Sunday, February 18, 2007

Resistance

I've been thinking today that not all of parenting is active, and that not all passivity is inert. I've been thinking about the idea of resistance, and its part in my role as The Mama.

Miss Baby has long had a somewhat annoying habit, of pushing her legs very hard against my upper arm while she is breastfeeding. Her reach, push-wise, exceeds my capacity to move my arm out of the way, so I usually just try to find a way to pin her leg in my armpit in order breastfeed in peace. She started this so young I used to tell myself that she didn't know what she was doing. But it is clear that now, at least, she does. She is pushing deliberately. She has recently taken this habit and extended it throughout her day: she pushes herself standing off my legs, she pushes hard with her arms against my chest when I carry her. The corollary to this habit is the pulling: my glasses off my face, my arm while she feeds, my ear while we snuggle, my nose when she is examining my face, my hair whenever she is able. Do not discount, either, the flailing, the lunging, and the bucking: with her arms, legs, and torso so unpredictably thrown around, there are headbutts and face-smacks and near-drops aplenty.

Her strength and speed and will astonish me. Slamming her heels hard into the change table, lunging head first from my arms into a wall, flapping her arms onto the breakfast bar, and bucking her head onto the floor while playing, she is delighting in her own physicality, but at the cost of some painful bumps. And so I hold her, let her push against me so that I can catch her if she flails too far. Let her bang her head into my nose, because I'm a more forgiving surface than the bedroom carpet. The resistance my body offers her helps her learn the limits of her own strength: it helps her know where she ends and the world begins, from the safety of a mother's embrace.

Of course, the resistance I offer to her is not all absorption of blows. No. I find delights of my own in the meetings of her body and mine. She's becoming something of a snuggler, and it's a different sense of mass and form I share with her when she melts into my shoulder, absentmindedly picking at a mole on my neck. It's another kind of resistance entirely when she sinks into me when she nurses, a different sense of the relation of her body to mine, of what it means to be distinct but enveloped. Safe.

We have begun the dance that will surely define our relationship for as long as it endures: a pushing away and a pulling closer, a friction and a joy at the boundary between me and she. And so I add 'resistance' to my The Mama toolkit. I learn something new every day.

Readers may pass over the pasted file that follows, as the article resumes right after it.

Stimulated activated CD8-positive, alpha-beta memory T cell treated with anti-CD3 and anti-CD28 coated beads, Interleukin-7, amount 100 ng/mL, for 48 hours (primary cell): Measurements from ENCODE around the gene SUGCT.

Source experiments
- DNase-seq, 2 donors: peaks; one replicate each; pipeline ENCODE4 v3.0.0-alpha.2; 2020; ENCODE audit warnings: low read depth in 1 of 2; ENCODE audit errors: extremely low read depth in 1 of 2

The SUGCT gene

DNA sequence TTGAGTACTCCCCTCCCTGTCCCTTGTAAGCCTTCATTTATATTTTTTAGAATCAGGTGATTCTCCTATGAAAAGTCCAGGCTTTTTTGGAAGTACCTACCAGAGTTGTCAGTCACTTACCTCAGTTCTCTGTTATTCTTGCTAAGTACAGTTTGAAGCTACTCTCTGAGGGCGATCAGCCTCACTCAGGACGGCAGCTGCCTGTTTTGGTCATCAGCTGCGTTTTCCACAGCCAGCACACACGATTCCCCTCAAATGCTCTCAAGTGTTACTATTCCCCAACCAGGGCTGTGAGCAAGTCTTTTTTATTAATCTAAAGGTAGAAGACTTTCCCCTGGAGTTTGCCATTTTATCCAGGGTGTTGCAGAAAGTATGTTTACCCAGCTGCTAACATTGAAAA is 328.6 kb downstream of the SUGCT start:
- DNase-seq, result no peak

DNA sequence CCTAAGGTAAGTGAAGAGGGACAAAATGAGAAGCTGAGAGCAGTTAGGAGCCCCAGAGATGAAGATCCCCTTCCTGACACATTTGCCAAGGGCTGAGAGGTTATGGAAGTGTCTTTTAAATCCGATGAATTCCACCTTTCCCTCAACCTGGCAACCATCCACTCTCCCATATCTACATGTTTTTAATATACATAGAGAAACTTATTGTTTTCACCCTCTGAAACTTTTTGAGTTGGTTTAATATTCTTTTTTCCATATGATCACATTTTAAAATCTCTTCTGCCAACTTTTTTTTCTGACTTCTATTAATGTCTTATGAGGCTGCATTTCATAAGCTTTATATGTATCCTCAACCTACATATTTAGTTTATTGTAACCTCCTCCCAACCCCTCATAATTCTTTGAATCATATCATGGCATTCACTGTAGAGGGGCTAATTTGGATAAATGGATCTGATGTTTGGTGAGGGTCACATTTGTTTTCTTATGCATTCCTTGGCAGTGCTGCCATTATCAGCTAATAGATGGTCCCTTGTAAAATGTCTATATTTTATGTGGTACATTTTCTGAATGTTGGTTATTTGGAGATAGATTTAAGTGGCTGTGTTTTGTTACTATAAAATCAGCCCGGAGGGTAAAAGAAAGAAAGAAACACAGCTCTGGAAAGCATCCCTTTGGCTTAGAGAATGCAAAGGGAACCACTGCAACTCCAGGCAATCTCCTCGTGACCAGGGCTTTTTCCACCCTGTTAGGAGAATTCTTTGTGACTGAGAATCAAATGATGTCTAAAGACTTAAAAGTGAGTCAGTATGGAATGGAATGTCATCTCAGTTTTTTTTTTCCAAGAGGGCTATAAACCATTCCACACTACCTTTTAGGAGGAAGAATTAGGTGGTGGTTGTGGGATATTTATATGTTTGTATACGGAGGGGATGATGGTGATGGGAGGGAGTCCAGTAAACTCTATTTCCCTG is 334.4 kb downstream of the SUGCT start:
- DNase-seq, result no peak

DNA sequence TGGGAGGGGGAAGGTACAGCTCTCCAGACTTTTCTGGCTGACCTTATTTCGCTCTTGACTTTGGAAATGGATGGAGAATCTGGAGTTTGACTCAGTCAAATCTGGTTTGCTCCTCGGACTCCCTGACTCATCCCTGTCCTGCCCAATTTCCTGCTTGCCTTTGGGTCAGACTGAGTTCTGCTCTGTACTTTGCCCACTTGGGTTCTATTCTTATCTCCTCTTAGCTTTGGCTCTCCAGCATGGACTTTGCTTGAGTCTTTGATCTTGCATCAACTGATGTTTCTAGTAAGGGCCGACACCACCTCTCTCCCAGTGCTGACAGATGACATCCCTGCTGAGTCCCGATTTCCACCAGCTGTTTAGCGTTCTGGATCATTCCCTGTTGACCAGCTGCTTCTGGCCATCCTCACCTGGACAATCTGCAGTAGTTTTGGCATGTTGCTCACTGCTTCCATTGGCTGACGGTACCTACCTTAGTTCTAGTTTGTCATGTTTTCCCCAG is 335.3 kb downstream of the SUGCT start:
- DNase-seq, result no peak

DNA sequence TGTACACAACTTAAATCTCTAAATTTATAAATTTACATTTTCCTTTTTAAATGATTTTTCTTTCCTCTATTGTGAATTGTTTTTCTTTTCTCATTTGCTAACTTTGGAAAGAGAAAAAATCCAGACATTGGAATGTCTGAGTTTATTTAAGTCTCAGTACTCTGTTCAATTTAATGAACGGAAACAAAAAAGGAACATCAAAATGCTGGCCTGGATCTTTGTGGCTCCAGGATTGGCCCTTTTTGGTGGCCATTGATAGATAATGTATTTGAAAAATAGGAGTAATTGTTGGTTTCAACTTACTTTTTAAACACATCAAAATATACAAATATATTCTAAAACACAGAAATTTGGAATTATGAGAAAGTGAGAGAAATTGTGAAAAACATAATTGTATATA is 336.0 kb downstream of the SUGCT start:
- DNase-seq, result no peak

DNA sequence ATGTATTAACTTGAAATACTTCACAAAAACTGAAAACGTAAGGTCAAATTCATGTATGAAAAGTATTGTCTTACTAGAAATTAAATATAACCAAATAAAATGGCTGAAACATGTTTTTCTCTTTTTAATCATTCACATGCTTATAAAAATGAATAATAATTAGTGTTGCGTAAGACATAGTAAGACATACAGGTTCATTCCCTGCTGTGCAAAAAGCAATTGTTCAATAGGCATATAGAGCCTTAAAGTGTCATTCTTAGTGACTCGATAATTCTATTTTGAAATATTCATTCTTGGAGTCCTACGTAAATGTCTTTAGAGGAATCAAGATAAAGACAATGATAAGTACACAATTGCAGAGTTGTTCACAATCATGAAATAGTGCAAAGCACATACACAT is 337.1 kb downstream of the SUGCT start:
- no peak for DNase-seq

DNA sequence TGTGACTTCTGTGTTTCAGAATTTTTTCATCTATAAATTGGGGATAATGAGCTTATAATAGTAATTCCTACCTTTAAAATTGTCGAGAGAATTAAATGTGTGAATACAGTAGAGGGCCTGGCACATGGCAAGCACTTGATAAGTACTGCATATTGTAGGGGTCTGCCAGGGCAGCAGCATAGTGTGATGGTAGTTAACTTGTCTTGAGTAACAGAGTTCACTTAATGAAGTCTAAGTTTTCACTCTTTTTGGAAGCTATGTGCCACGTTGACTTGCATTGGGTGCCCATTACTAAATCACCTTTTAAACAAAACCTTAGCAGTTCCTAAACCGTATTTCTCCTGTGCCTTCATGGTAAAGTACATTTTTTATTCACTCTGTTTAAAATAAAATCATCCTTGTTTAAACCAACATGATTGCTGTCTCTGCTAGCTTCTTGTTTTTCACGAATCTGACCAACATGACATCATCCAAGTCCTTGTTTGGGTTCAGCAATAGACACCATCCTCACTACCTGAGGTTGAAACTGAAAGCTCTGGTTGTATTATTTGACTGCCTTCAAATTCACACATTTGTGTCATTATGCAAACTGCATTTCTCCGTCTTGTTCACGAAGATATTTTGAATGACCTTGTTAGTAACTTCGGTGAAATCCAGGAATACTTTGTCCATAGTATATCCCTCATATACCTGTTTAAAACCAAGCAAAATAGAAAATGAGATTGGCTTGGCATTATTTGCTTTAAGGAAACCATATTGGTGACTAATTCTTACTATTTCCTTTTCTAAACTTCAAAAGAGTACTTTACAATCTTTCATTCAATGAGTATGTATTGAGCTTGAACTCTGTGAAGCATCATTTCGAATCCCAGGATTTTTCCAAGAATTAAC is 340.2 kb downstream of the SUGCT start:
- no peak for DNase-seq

11 comments:

NotSoSage said...

Beautiful. And so reminiscent of that stage with Mme L.

Thank you.

Mad Hatter said...

Miss M has a new resistance tactic. Whenever I stand in the kitchen trying to make dinner, she forces her body between me and the counter, tripping me up and pushing me back. It is a very persistant strategy on her part and while it might not achieve its desired end of preventing me from making dinner, it does piss me off to no end.

Beck said...

The ol' head to the face! Ouch. After a while, I grew very weary of my kids deliberately smashing my face with their giant baby heads. My baby still stretches her legs against me when she's in bed with me at night, pulling me to her and pushing away at the same time.
Lovely post.

Bloor West Mama said...

Mad Hatter, my daughter does the exact same thing...I hate it so much.

Isa used to do the same things that Miss Baby does...though she never did anything while she was feeding(that was too important for her).

Now at 18 months she is much better...exept for the mentioned annoying new moves mentioned above by mad hatter.

Mimi said...

Mad -- God, what a pain! My sister's youngest (and BWM's) kid used to do that. Not calculated to warm the heart, for sure. I'll bet you want to throw her out the window, huh?

Beck -- why DO baby's have such giant heads? And fling them about with such abandon? Sigh. I'm trying to rationalise all the pain into something useful ...

NotSoSage said...

Hey, just chiming in to say that Mme L does what Mad described, too. Recently, she's acquired the habit of saying, "Excuse me," while she does it, which makes only slightly more acceptable...and equally as frustrating.

Mad Hatter said...

Dear Lord!!! Thank you all for letting me know that I am not the only one. It is a most annoying tactic, isn't it? Sometimes she faces my thighs while she does it, plaintively whimpering "pick up, pick up, pick up"; sometimes she faces the butcher knife or boiling pot while she does it thus ensuring that I pick up; and sometimes she shoves her way into position only to force my legs apart so that she can crawl through them.

Mind games, I tell ya. It's all mind games.

gingajoy said...

By the time I weaned son #1 it was liek wrestling a small lion. The whole b.f. experience was so physical, and squirmy. He was pretty much like that from the beginning. This one is so calm in comparison. I wonder what I'm in for...

ewe are here said...

Ditto for MF, Mad Hatter. And it is so incredibly annoying!

And there's nothing like an accidental MF headbutt to the nose. Ouch!

Melanie said...

Brenna begs me to snuggle with her at night and then is constantly kicking and pushing at me with her legs. It usually leads to me leaving her to fall asleep by herself because I cannot stand the constant movement of it all. Sounds relaxing, doesn't it! It's amazing what we put up with, without a thought. And then we you did give it a thought - you spoke of it wondefully. Resistance.

Jennifer (ponderosa) said...

Mad Hatter and the others -- my daughter tries to shove her stepstool between me and the stove/chopping block/sink to be close & involved... It's cute and maddening at the same time.

Mimi: I was thinking of the word "resilience" as a useful one for mamas as well.